Why The World Needs Nimble Thinkers

During an open house event March 3, I listened to stories offered by graduates of the Critical and Creative Thinking program at University of Massachusetts Boston. Their stories revealed several common themes among the program’s alumni.

While virtually seated in Boston from Colorado Springs, via an online Google+ Hangout, I heard the first graduate explain how the curriculum had caused some restlessness. She started reopening texts, revisiting ideas. Her thinking had evolved. Her view of the world had changed.

After completing the program, “I figured out just how much I had learned,” she said. Continue reading

How Might Stories Scaffold Creative Learning?

My fingers frequently flirt with keyboards, oftentimes making a move, sometimes when they shouldn’t. It’s that digital hush, again: “Facebook isn’t for essays or politics.”

Where ought I write to understand? Describing her writing process, Flannery O’Connor said, “I write because I don’t know what I think until I read what I say.”

As a graduate student in critical and creative thinking, I’m fascinated by literacy as mastering process, not content. Knowledge isn’t a commodity. It’s an exploration.

It’s about people using tools—it’s sociotechnical. Continue reading

Colorado Students Unveil Civil Rights Tribute, Remember 9/11

PEYTON, Colo. – “The hatred I see today bothers me – it bothers a lot of people,” said James Wade, while unveiling a school project Sept. 11.

Wade, 17, a 12th grader known for his creativity at Patriot Learning Center in Peyton, Colo., had led the school’s ninth through 12th grade social studies students’ three-day civil rights project that combined ideas, materials and artworks.

During the 12th anniversary of the 9/11 attacks, they unveiled to their school a pictorial tribute to the 50th anniversary of Martin Luther King Jr.’s iconic “I Have a Dream” speech.

Hung in a hallway, a large, bell-shaped pressboard contains the collage of student works, each representing excerpts from King’s speech. A cutout of the word “freedom” is situated as the bell’s clapper. Continue reading

Voltaire Philosophy

Voltaire: To Online Dialogue Leaders

Online communities lacking leadership often get trapped within the realms of talking nice or tough. Debate is healthy, as it creates a container for reflective and generative dialogue. But within all conversational settings, dialogue leaders must ensure harmony, protecting a culture of inquiry and a commitment to emergence and creativity. They synchronize the actions people take during a conversation. Movers initiate ideas and transition conversations, while opposers challenge their direction – both act as advocates. To inspire, followers complete ideas and support the conversation, as bystanders provide perspective. Leaders keep everyone transitioning through the fields of conversation, ensuring debate leads to breakthroughs not breakdowns. What might Voltaire, an 18th century writer and philosopher, a fighter of free thinking and human dignity, an influencer of the French and American revolutions, offer today’s online dialogue leaders? Continue reading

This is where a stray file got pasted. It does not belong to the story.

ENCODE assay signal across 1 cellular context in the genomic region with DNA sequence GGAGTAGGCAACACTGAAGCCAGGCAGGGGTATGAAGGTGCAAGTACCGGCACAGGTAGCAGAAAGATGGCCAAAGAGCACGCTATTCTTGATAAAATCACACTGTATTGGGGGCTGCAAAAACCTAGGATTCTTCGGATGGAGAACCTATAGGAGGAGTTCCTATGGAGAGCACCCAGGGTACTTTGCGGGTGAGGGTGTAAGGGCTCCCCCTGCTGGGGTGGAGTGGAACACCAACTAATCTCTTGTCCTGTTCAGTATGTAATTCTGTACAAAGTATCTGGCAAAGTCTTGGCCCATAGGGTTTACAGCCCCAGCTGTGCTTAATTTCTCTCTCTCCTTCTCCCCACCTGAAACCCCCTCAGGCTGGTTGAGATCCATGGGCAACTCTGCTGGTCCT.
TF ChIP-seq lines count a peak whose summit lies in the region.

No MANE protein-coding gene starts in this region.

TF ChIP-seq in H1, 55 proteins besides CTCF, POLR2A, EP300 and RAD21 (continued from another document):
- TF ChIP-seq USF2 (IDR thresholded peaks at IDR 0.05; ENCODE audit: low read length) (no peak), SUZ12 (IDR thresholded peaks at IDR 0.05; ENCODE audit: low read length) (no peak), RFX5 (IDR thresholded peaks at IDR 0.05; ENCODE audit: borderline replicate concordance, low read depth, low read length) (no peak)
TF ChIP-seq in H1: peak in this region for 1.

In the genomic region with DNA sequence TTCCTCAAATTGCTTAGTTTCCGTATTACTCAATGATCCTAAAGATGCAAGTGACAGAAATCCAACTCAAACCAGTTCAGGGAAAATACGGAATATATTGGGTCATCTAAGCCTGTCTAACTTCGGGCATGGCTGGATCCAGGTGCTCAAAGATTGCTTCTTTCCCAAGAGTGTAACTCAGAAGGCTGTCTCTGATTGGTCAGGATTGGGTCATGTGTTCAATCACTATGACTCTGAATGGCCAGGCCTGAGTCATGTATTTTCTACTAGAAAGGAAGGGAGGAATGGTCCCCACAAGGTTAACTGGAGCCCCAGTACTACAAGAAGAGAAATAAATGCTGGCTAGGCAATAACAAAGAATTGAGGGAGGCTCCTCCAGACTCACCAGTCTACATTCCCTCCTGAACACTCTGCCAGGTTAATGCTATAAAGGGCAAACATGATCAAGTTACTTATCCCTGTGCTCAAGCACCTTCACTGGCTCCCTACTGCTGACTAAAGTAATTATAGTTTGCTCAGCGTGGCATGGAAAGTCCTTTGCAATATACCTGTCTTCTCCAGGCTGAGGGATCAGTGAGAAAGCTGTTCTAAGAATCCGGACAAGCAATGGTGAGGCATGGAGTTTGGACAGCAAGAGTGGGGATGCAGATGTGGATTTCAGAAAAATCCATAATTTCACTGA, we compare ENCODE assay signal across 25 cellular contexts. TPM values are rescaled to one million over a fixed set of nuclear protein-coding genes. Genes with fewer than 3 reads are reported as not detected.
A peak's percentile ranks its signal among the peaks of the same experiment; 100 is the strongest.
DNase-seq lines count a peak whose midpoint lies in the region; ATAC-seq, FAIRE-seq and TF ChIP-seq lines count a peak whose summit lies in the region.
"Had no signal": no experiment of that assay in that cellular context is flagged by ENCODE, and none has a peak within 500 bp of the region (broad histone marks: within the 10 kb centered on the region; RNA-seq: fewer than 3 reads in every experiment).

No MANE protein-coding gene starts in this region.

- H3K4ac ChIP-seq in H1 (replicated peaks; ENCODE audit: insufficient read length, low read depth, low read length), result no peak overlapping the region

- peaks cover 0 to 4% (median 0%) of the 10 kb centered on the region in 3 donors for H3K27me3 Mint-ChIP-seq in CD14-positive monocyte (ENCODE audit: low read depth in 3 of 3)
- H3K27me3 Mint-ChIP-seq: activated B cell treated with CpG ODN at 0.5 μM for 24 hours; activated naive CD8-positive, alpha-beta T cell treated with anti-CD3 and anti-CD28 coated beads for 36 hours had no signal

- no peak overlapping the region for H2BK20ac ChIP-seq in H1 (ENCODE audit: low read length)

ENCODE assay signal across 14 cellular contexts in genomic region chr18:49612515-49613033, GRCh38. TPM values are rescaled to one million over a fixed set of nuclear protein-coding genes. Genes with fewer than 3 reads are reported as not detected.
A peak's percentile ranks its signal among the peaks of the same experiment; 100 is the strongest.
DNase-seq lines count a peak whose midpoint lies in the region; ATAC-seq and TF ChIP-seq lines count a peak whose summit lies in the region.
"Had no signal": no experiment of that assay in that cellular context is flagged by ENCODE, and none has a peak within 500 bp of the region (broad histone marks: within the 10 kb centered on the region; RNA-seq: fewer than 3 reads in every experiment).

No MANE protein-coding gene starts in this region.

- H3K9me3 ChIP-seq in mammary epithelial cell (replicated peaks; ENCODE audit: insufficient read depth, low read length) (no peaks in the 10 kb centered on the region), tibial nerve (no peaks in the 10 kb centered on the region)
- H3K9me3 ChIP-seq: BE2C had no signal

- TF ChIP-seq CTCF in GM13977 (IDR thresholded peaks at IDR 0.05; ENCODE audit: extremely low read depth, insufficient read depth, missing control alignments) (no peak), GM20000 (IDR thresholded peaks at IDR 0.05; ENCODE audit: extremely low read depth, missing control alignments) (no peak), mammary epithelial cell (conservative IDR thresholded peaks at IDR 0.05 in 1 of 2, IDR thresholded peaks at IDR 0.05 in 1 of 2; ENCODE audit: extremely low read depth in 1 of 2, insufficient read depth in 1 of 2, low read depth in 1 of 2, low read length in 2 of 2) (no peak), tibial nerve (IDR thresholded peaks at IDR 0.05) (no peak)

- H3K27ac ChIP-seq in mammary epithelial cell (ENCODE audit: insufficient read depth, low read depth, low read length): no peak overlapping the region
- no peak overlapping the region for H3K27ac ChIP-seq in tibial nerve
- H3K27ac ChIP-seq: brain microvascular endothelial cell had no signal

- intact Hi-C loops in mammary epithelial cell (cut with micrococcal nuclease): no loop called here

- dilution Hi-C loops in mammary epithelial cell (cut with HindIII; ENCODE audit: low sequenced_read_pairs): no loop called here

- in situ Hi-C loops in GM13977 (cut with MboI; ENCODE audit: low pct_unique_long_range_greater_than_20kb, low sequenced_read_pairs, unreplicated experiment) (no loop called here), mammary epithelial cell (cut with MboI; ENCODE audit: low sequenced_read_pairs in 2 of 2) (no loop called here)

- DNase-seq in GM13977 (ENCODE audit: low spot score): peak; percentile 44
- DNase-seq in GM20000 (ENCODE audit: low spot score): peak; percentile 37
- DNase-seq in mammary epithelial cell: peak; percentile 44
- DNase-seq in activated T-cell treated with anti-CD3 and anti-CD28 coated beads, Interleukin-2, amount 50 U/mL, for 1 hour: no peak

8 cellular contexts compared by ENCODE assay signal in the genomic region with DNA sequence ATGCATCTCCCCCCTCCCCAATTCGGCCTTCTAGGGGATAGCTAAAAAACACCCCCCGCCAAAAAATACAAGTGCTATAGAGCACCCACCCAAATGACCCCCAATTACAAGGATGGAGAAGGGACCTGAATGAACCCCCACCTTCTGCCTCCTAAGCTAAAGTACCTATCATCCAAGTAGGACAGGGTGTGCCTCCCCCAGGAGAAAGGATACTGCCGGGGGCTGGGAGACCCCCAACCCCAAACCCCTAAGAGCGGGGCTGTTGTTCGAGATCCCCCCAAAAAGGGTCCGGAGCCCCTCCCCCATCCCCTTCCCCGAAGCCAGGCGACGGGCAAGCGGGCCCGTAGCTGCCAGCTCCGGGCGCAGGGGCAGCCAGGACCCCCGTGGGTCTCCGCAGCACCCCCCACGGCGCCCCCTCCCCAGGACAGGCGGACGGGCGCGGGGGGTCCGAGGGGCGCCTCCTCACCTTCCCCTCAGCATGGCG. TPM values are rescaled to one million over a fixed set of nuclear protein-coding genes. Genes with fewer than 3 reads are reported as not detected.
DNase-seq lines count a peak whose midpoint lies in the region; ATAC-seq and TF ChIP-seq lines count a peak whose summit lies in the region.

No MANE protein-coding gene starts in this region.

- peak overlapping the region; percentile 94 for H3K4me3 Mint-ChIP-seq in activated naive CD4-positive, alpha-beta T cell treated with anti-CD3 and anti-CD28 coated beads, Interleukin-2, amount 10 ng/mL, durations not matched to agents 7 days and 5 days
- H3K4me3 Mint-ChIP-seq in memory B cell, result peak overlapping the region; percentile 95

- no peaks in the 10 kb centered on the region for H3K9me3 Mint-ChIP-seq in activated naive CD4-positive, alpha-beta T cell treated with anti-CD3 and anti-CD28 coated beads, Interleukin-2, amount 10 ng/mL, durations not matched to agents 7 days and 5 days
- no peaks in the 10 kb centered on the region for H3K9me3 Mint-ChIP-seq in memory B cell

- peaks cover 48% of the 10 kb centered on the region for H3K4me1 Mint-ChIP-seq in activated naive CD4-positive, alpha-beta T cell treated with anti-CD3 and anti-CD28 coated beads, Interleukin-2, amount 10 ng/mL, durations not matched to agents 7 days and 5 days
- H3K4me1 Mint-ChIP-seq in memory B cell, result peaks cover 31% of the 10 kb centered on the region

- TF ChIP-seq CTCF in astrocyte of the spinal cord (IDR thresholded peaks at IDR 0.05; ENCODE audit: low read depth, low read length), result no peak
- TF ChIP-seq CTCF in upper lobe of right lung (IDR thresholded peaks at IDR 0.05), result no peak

Preying on Big Data

The falcon soars to a pitch high above a plain, surveying for an attractive piece of data. Another 2.5 quintillion bytes is filling the landscape today, stuffing social media posts, digital pictures and videos, purchase transaction records, cell phone GPS signals and other information systems.

He anticipates the flow of information, staying a step ahead of reactions, considering all environmental conditions. Circling the surroundings, he isn’t expecting the feel of familiarity, but thinking instinctively – nothing is unfamiliar. The characteristics of untrustworthy, unreliable data are consistent across state borders. Continue reading


Voltaire: To Digital Citizen

Ferney, February 20, 1759

Once again, sir, this orange has been squeezed, and now we must save the peel. Perhaps, my peculiar birth was hundreds of years premature. Did I materialize too early, or just in time? For I’ve survived a generation, weak in the body, strong in the mind, paving your rue for truth. Nearly 300 years later, I trust you’re reasoning in novel ways, exposing and uprooting tyrants, sowing innovative utopias, benefitting from a sweeping brilliance.

Monsieur, do you demand skepticism of truth and reasoning? Do you cherish an inalienable right to make use of your pen as of your tongue?

“Respect my master’s absurdities!” says tradition’s slave. “Nay,” yells the enlightened. “Shut your mouth. For your master’s lies shouldn’t earn five minutes from a shelled mollusk.” Continue reading